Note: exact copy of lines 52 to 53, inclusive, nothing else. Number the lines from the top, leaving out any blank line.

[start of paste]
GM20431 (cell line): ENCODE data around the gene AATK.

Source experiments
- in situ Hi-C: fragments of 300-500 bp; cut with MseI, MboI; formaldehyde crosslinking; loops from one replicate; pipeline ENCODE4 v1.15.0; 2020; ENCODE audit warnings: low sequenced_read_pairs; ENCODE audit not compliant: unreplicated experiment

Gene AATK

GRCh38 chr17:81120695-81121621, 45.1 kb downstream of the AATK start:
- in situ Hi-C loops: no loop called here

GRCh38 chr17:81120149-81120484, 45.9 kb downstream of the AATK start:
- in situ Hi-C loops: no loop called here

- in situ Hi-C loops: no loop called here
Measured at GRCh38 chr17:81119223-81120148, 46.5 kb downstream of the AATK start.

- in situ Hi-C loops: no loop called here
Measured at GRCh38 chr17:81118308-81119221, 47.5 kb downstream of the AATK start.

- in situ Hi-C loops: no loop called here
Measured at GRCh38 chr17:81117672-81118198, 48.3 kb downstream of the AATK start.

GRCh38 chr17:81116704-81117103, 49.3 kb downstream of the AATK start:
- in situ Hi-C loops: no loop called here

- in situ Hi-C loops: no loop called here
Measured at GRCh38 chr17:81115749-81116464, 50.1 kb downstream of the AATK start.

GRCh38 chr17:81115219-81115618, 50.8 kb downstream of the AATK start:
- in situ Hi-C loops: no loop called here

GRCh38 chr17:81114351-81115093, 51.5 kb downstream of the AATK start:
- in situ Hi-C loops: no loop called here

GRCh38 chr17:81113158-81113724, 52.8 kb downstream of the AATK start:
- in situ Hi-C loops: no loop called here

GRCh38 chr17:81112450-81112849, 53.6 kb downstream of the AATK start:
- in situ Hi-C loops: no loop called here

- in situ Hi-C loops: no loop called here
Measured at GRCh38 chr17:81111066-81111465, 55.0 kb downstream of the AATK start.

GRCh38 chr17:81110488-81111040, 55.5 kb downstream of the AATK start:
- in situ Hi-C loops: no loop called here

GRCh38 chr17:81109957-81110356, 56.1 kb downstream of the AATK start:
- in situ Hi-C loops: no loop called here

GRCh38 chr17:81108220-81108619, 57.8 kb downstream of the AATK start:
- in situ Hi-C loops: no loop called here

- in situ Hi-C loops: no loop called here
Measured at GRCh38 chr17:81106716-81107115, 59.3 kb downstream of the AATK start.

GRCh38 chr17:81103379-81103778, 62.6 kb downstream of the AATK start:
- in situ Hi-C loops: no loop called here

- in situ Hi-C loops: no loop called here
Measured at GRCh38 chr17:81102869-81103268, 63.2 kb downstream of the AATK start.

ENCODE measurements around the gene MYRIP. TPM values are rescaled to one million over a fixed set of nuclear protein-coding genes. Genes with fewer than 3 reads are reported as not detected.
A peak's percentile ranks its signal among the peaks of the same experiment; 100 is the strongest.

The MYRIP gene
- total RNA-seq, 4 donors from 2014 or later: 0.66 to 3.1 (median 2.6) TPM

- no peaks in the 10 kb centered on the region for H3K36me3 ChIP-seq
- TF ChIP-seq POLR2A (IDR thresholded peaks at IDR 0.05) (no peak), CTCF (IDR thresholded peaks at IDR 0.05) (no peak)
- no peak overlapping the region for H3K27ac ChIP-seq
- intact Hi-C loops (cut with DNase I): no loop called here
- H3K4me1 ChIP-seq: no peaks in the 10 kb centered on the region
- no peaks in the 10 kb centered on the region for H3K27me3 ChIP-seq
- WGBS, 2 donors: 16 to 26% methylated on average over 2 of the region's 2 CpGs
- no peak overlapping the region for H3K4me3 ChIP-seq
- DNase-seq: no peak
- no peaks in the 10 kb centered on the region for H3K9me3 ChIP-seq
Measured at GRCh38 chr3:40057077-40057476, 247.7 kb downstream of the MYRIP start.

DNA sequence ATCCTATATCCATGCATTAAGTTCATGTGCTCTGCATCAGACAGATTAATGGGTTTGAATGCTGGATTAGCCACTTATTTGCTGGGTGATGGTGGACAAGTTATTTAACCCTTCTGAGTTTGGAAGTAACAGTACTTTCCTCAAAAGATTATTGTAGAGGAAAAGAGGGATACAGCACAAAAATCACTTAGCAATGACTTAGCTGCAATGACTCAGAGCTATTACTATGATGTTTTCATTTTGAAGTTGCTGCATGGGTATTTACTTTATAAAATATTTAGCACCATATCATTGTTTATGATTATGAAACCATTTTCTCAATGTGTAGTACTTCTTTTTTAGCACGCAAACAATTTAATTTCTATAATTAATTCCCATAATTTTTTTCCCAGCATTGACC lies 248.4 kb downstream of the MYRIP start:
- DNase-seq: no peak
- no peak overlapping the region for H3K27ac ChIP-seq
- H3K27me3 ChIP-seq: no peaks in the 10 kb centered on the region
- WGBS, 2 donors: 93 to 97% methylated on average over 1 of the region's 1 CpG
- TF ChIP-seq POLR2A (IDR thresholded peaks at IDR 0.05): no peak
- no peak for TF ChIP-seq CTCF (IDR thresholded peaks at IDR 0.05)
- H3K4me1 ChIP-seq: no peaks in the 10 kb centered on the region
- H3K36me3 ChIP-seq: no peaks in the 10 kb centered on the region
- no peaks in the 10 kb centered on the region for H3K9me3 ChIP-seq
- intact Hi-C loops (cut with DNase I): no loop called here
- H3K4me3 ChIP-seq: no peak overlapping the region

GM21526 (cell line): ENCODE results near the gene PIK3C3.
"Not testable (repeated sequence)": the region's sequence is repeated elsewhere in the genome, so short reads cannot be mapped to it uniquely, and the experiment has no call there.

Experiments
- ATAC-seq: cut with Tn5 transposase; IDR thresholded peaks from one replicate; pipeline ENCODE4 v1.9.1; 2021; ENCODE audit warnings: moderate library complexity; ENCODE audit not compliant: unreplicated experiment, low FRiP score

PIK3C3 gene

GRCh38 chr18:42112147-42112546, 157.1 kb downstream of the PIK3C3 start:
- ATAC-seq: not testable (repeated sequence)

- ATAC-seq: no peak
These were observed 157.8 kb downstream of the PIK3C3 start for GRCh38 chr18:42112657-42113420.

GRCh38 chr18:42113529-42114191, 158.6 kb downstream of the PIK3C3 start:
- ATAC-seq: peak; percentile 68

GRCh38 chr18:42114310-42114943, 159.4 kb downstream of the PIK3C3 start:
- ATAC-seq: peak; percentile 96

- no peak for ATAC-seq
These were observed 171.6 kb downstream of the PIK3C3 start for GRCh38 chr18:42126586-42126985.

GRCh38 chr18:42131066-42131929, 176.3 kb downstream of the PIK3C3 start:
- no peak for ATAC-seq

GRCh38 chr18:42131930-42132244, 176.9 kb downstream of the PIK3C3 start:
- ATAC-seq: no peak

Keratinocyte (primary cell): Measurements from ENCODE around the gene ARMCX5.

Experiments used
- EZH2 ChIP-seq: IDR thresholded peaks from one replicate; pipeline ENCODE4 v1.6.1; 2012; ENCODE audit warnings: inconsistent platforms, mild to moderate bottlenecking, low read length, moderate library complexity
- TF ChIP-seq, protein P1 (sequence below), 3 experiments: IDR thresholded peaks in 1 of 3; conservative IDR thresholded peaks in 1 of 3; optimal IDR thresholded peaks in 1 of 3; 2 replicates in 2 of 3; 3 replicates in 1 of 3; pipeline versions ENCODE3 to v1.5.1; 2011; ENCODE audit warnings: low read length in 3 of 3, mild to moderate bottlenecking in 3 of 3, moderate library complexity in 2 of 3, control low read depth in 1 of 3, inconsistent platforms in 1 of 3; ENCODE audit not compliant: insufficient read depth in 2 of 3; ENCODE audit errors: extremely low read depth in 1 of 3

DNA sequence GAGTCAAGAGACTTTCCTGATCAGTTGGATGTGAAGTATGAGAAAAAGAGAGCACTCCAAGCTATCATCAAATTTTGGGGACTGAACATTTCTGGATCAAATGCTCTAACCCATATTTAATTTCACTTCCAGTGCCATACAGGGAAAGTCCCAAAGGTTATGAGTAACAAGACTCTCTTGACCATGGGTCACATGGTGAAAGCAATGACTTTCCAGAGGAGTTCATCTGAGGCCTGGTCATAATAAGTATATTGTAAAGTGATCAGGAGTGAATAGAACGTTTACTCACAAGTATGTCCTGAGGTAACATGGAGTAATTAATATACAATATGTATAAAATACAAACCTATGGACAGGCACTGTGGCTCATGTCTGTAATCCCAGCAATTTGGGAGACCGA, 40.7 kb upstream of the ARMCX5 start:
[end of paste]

- no peak overlapping the region for H3K4me3 ChIP-seq
- DNase-seq: no peak